Q. I am a retired CEO of a manufacturing company with an unusual problem, at least for me. Recently I looked in my closet and made a count: 8 pairs of dress shoes, 38 dress shirts, 55 ties, 14 pairs of pants, too many suits and more. I don't need all these clothes. It's not that I don't use them again, but it seems like it's a life of clothes that I don't need. I find it hard to get most of this out of my closet and out the front door. Any ideas or advice? B.J.
Congratulations for asking this question. In the past, women asked a question related to the reduction of personnel, books or clothing. My guess is that men have similar discard problems, but they are able to discuss it less openly compared to women.
There is more to this story than just clothes. His professional wardrobe is a tangible reminder of his previous role, one of vision, impulse, commitment, influence and power. A role respected by employees, business colleagues and the community.
It's easy to think that the leadership and business skills you have will make costume decisions a made deal. That is not the case for what clothing represents. It is his past life that may have taken between 60 and 90 percent of his time.
We are talking about transition and change and of profit and loss in a new stage of life. Unfortunately, there is no playbook specifically for CEOs about what some might call the mundane issue of reducing the size of a male professional power closet.
Here are some questions to keep in mind that at first it may seem that they have little to do with one's wardrobe.
How do I feel about not being the CEO? It is likely that this new stage of life is a dramatic change in the schedules and demands of your manufacturing company. Do you feel the losses that could accompany this change? That could be feelings of not being needy or dependent. It may be the discomfort of not having a schedule or lack of purpose or social contacts, including many lunches. It may be that no one asks for advice. At the same time, you can feel relief from the stress of your previous position and welcome the free time to do what you want, when you want to do it. You could even welcome the opportunity to have no alarm in the morning.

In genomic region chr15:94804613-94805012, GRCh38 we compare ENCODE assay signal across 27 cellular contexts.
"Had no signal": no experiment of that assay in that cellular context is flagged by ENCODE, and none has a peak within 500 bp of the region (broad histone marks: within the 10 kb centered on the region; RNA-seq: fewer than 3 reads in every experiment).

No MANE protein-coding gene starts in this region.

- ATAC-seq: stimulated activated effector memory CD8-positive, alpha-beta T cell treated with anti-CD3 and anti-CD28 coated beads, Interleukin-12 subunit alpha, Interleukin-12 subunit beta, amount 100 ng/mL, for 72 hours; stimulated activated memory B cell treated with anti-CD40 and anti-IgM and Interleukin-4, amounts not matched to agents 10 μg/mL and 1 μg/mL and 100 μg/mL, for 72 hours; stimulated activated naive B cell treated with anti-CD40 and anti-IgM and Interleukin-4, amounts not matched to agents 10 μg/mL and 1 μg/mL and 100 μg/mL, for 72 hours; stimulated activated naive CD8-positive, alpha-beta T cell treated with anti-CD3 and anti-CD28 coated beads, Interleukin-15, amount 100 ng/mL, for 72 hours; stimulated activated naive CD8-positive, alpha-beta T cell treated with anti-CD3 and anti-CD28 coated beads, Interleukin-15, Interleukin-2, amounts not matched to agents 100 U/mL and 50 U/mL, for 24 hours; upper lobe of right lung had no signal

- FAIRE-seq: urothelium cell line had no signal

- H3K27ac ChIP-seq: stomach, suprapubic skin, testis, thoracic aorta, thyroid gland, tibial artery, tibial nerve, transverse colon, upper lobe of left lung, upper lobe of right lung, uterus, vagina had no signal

Am I satisfied with how I spend my time? Are you spending time on what is important to you? What are you doing makes you feel good? What does it mean to you at this stage of life? And then how do you find out? Compliance can come from traveling, spending time with family, friends and grandchildren to start an encore career, volunteer, take courses or even start a band. For the winners, it is not important to be the best, the fastest, the most successful or to excel at anything. The shareholders are not looking and nobody keeps the account. And there is no competition.
Do i feel useful This may be one of the biggest challenges in retirement, particularly if the previous position had status and a strong sense of purpose. One way to start is to find a cause that interests you. That could be disadvantaged youth, homeless people, climate change, social justice and more. If you have political inclinations, explore the opportunities. Think about advising others in your profession or business in general.
Now go back to your closet. I guess if I were clear and satisfied with the answers to these questions, it would be less difficult to clean the closet. Clothes are symbolic of the past and how we deal with the past and move into the present and the future. It is a process that takes time.
"If people cling to items that survive their usefulness, they can keep their energy tied to the past, holding people back, making them less open to new things that are presented to them," says Debra Frank, certified professional organizer at Manhattan Beach. and productivity consultant. .
Here is a source for your clothes: Workingwardrobes.org; Click on the Success Institute button.
Thanks, B.J. For your sincere question. The transition you are probably experiencing requires some time and a thoughtful task. Keep in mind that the space you create not only has real estate value, but also leaves room for what follows.